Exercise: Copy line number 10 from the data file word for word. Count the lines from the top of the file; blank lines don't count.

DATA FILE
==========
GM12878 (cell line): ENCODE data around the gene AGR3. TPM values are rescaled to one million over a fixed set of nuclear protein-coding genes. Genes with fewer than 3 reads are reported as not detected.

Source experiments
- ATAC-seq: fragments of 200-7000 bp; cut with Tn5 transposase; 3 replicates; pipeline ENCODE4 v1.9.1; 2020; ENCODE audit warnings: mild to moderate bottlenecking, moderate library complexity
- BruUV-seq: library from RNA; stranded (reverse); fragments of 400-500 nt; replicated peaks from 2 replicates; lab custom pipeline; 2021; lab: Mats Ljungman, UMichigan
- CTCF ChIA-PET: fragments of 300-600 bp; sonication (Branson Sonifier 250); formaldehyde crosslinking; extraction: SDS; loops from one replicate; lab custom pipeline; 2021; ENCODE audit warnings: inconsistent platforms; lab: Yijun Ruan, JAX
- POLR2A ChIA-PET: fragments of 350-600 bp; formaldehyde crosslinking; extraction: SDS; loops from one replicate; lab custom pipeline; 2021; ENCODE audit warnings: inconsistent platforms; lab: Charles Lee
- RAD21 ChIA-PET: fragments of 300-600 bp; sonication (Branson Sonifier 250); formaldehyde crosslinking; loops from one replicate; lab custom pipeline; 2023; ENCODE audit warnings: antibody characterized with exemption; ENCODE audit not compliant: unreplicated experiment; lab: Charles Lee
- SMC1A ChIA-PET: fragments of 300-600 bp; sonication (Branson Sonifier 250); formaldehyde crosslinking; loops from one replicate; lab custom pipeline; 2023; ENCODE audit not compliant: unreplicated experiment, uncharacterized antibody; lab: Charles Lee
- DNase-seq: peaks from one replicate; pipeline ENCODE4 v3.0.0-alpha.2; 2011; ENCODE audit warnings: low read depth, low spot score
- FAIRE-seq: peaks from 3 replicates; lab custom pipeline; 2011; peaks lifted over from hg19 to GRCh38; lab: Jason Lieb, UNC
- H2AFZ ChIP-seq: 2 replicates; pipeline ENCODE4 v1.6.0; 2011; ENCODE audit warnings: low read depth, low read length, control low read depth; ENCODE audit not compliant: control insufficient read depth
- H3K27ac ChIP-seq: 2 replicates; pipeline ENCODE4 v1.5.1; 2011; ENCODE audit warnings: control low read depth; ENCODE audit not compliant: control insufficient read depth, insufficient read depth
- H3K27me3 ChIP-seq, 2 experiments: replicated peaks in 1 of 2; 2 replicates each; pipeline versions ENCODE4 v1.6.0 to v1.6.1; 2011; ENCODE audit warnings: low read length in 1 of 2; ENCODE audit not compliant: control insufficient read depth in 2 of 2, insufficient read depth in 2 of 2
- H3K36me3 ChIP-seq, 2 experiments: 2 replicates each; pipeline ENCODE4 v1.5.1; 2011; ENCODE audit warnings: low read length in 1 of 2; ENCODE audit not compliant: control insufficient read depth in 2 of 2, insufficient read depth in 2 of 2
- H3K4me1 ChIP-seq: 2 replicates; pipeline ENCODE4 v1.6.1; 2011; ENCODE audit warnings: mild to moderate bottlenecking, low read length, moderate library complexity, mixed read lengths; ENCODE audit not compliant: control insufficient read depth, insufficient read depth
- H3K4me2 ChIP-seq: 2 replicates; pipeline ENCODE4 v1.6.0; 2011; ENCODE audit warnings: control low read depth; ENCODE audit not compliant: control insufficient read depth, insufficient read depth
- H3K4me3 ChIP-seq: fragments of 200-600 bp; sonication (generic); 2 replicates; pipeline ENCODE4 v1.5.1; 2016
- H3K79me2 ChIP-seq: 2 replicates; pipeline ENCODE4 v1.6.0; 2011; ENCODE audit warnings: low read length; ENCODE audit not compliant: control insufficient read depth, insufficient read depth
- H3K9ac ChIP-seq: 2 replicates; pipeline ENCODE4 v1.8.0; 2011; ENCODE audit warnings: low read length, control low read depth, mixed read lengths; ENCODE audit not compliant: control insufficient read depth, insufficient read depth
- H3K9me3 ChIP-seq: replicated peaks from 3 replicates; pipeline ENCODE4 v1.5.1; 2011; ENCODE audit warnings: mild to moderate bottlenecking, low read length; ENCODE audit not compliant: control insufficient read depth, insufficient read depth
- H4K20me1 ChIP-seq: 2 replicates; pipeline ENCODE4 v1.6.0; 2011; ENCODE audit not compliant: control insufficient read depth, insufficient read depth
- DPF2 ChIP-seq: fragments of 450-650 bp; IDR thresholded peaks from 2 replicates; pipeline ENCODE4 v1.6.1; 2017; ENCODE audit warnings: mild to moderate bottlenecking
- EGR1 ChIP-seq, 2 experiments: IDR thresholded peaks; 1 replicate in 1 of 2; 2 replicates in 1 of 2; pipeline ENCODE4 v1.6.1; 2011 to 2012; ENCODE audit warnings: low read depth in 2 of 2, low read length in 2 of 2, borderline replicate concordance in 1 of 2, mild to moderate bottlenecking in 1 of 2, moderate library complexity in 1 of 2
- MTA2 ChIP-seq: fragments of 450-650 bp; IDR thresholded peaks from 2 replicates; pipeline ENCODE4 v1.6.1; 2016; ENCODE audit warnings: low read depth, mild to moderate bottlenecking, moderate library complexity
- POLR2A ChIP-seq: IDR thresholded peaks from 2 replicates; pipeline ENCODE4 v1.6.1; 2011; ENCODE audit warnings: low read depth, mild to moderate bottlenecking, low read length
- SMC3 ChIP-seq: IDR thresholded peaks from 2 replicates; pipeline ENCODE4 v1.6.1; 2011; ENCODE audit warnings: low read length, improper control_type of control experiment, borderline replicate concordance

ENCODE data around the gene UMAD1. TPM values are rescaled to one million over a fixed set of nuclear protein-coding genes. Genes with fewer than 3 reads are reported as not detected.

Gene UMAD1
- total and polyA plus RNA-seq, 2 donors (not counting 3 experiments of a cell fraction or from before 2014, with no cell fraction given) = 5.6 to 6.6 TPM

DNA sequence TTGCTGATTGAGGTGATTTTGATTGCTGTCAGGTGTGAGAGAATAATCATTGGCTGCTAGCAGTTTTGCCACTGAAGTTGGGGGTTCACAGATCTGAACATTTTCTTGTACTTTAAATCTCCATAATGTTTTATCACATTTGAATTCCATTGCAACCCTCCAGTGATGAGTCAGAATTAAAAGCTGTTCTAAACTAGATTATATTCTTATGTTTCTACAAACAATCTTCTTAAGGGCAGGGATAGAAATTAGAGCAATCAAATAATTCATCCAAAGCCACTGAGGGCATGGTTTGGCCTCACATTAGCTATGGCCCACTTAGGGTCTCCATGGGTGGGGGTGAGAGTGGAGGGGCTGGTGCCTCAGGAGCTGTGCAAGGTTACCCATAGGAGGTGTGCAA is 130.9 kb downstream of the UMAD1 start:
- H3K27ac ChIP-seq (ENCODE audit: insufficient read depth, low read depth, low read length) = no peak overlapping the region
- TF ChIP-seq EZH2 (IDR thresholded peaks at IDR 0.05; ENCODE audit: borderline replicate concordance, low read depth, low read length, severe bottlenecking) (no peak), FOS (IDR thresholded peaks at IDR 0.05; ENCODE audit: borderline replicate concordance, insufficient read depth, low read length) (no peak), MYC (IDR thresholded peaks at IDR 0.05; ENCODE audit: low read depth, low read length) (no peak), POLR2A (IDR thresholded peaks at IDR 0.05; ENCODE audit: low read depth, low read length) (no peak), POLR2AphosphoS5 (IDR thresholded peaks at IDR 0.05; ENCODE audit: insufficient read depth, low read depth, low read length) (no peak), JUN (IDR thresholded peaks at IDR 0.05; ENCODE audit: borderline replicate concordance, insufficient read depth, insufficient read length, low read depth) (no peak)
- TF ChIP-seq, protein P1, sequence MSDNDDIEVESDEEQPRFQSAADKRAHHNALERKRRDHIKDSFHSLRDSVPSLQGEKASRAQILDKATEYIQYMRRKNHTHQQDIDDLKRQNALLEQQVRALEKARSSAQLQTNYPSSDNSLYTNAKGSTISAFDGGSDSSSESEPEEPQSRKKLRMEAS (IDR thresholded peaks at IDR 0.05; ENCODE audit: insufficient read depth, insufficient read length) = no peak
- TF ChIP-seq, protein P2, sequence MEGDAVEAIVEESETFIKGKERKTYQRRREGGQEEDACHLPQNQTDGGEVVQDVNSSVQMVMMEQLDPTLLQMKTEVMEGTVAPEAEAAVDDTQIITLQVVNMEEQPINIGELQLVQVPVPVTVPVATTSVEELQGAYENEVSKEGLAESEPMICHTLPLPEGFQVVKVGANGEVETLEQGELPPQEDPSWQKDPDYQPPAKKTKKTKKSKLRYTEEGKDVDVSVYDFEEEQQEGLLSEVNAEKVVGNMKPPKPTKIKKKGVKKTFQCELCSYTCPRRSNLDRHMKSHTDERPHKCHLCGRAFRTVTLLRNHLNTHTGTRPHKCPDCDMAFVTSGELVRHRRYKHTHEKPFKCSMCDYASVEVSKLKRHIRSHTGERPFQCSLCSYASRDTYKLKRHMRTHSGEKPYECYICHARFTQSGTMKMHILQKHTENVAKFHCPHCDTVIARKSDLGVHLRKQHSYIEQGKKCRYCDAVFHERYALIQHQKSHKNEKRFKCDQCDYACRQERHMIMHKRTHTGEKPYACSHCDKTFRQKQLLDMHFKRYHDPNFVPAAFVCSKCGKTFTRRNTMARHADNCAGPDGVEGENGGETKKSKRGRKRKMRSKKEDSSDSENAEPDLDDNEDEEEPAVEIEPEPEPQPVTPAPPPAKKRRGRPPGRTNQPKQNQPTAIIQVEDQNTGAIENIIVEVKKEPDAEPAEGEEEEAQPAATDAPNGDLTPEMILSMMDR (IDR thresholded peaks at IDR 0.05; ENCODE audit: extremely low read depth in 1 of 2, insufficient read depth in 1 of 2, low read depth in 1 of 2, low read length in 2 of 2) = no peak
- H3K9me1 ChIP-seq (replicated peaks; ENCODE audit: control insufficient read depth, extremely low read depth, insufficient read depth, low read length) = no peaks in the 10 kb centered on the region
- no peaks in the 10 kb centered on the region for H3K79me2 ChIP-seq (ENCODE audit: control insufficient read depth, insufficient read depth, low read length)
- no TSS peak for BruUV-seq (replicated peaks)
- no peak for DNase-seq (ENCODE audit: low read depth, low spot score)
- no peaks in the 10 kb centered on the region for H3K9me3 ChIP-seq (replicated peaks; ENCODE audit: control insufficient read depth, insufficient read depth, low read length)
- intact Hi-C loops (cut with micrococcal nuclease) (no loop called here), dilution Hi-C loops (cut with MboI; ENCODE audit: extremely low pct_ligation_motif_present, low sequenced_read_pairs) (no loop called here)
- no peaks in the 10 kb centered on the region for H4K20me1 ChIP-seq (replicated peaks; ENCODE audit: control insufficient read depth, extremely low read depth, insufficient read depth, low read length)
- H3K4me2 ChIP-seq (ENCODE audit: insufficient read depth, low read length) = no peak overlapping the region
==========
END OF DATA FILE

- FAIRE-seq: peaks from 3 replicates; lab custom pipeline; 2011; peaks lifted over from hg19 to GRCh38; lab: Jason Lieb, UNC